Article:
It’s probably bad form to take pride in being charitable. But the fact is that Memphis is a notably philanthropic town and one can’t really be blamed for feeling good about the City of Good Abode. In this issue of Inside Memphis Business, we take a look at a cross-section of nonprofits who are all working to meet needs not otherwise being met. It’s hardly a comprehensive look as there are multiple organizations driven by the need to do good things, but we wanted to give a nod to this small variety of nonprofits — some have been around a long time, one hasn’t even existed for a year; some focus narrowly and others cast a wide net; some get plenty of press, others work in near obscurity. All, however, serve. And maybe instead of taking pride in this community goodness, we could get in touch with an organization and give of our time and ourselves.
The Assisi Foundation: Community enrichment with a historic perspective
The Assisi Foundation occupies an attractive, one-story modern building in East Memphis, complete with airy interiors, a large courtyard and a colonnade. What captures the attention of visitors first, however, is Elvis, a fluffy little black dog that runs to the front doors in raucous, though nonthreatening, greeting. Two other dogs and a here-again/there-again cat are also in residence. It’s all very Saint Francis, appropriate for a non-profit organization named after the Italian birthplace of the patron saint of animals and founder of the Franciscan order.
Overseen by executive director Jan Young, the Assisi Foundation awards grants totalling $10 to $12 million annually in the areas of arts and culture, education, social justice, health and human services and community enrichment. The group is what Young described as “place-based,” that is, it serves greater Memphis along the amorphous boundaries once served by St. Francis Hospital. So, yes, a connection exists between the foundation and the hospital, but its history takes it back to 1885 and the founding of St. Joseph Hospital in Memphis.
“There would be no Assisi Foundation without St. Joseph Hospital,” says Young, who trained at the now-demolished Catholic-operated facility and worked there as a nurse and nurse practitioner. St. Francis Hospital, founded in 1974 by Sister Rita Schroeder, was affiliated with St. Joseph, though what Young called “a falling-out” occurred between the two institutions, and St. Francis was sold in 1994 to Tenet Healthcare Corp for $129 million. The proceeds from that sale resulted in the establishment of The Assisi Foundation. Despite its Catholic heritage and adherence to the compassionate, service-oriented philosophy of the actual Saint Francis (born 1181/82, died 1226), the foundation is not religion-based.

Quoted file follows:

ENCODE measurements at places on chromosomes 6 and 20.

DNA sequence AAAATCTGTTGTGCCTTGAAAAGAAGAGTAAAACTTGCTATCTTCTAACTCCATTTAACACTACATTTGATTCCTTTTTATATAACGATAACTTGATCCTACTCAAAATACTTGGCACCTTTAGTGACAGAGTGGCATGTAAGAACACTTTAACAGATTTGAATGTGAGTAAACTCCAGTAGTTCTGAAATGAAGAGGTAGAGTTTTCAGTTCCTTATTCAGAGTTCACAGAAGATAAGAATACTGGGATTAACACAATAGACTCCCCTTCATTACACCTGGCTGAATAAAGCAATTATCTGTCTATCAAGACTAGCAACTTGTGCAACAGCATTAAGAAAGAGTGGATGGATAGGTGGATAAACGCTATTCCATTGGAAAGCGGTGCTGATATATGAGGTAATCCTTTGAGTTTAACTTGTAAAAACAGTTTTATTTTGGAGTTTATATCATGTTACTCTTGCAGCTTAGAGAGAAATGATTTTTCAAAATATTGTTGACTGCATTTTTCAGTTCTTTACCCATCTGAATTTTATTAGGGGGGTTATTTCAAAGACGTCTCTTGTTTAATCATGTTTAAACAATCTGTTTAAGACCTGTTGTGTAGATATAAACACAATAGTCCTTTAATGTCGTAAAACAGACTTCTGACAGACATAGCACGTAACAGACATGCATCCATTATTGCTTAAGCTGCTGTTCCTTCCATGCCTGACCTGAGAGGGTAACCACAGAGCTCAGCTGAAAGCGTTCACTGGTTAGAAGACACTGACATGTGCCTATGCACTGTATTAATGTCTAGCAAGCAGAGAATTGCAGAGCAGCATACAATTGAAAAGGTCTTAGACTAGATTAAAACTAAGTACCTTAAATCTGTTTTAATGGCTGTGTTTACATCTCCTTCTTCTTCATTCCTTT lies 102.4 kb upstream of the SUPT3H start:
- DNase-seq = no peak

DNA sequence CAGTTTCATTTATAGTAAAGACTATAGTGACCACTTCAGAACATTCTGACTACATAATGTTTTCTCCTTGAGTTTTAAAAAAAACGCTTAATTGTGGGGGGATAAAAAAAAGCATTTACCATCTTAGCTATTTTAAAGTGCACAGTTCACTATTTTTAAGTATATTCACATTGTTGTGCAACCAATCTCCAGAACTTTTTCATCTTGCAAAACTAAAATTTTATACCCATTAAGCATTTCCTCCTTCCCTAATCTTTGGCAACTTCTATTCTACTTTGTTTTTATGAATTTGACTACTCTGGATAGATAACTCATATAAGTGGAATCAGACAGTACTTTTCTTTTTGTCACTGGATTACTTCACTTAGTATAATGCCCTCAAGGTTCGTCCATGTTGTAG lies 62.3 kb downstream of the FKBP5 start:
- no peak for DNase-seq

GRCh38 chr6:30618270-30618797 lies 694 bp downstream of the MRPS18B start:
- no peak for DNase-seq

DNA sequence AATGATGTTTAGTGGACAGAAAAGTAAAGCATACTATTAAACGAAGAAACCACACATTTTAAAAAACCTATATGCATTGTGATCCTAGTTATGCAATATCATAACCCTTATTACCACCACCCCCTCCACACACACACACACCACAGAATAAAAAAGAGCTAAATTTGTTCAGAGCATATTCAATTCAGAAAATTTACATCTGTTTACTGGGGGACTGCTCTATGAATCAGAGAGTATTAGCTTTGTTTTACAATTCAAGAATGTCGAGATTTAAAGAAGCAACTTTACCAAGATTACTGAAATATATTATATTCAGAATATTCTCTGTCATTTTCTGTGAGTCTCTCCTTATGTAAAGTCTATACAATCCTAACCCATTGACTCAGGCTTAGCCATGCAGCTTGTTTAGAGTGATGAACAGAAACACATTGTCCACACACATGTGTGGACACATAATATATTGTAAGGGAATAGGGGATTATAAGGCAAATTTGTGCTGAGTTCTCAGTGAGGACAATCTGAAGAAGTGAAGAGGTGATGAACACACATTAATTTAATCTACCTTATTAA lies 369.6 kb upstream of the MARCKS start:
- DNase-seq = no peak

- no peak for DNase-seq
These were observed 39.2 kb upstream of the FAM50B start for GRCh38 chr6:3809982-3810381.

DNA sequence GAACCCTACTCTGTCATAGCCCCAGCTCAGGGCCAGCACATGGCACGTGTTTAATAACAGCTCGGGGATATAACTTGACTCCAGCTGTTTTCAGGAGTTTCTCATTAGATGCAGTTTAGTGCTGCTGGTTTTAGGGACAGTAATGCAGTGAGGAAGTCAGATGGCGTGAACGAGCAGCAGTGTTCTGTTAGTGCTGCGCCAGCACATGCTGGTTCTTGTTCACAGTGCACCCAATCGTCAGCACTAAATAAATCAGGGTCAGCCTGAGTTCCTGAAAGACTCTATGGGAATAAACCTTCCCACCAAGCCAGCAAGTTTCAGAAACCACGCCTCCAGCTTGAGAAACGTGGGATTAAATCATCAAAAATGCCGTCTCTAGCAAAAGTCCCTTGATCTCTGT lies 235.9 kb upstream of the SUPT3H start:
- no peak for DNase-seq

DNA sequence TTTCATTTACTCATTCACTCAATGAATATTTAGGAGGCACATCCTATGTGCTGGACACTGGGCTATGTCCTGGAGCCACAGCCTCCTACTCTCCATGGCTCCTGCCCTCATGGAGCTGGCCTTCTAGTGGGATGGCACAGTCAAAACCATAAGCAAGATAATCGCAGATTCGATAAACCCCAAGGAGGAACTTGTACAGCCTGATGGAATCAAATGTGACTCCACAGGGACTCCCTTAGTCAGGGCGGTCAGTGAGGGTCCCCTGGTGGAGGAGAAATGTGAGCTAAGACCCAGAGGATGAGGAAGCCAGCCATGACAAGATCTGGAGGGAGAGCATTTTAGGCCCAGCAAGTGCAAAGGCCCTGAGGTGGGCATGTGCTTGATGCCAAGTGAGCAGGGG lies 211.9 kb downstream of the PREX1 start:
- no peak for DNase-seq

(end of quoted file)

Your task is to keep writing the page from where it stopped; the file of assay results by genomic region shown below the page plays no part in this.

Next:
Young was the foundation’s first program officer, then interim director, then executive director beginning in 2005. “We didn’t come from a philanthropic background,” she said of the foundation’s beginning, “so we had to learn as we went along. Other foundations in the area were helpful and provided guidance.”
Assisi Foundation does not award grants to individuals, only qualified groups and institutions. Each quarter is devoted to a particular category of the foundation’s fields of interest. Applications can be made throughout the year, though deadlines apply to the specific areas, spelled out on the foundation’s website. The application process is open and available online. The next deadline is February 10, 2020, for applications in the field of education.
The foundation’s 22-member board meets four times a year to vote on applications. The Assisi staff, including Young, has no voice in which applications are approved, a fact that can lead to disappointments. “Oh, we always have favorite applications,” says Young, “but we have to make sure to stay out of the process and let the board do its work.”
A “pretty high percentage” of applicants is accepted, she said, but sometimes not until the third attempt. “Our goal is — if they’re doing something of value to the community, we try to help, even if only with constructive criticism.”
In its role of providing non-monetary assistance, Assisi Foundation offers workshops on grant applications and directs a program called “Before You Ask” designed to help nonprofits develop programs and applications. When applications are rejected, it tends to be for one of three reasons: a failure to follow or understand the technicalities of the process; a lack of coherent vision; a weakness in the articulation or comprehension of the intended results. These factors, and the different rules that apply to the various types of non-profit groups, illustrate what Young called “the complicated process of philanthropy.”
While the Assisi Foundation freely acknowledges its religious origin and awards grants to faith-based organizations, it explicitly details on its website the requirements of tolerance and non-discrimination that such groups must adhere to, including having both Christians and non-Christians on their boards and not precluding services to non-Christians or people of different faiths.
Assisi Foundation is “blessed,” Young says, not to have to rely on donations or fund-raising. “We’re sitting on assets of $210 million. It’s from those earnings that we are able to fund the grants that the board approves.”
Recent grantees include Le Bonheur Children’s Hospital, Boys and Girls Clubs of Greater Memphis, Christ Community Health Services, Knowledge Quest, Latino Memphis, New Ballet Ensemble, Street Ministries and William R. Moore College of Technology. — Fredric Koeppel
Christ Community Health Services: Health care for those with low incomes.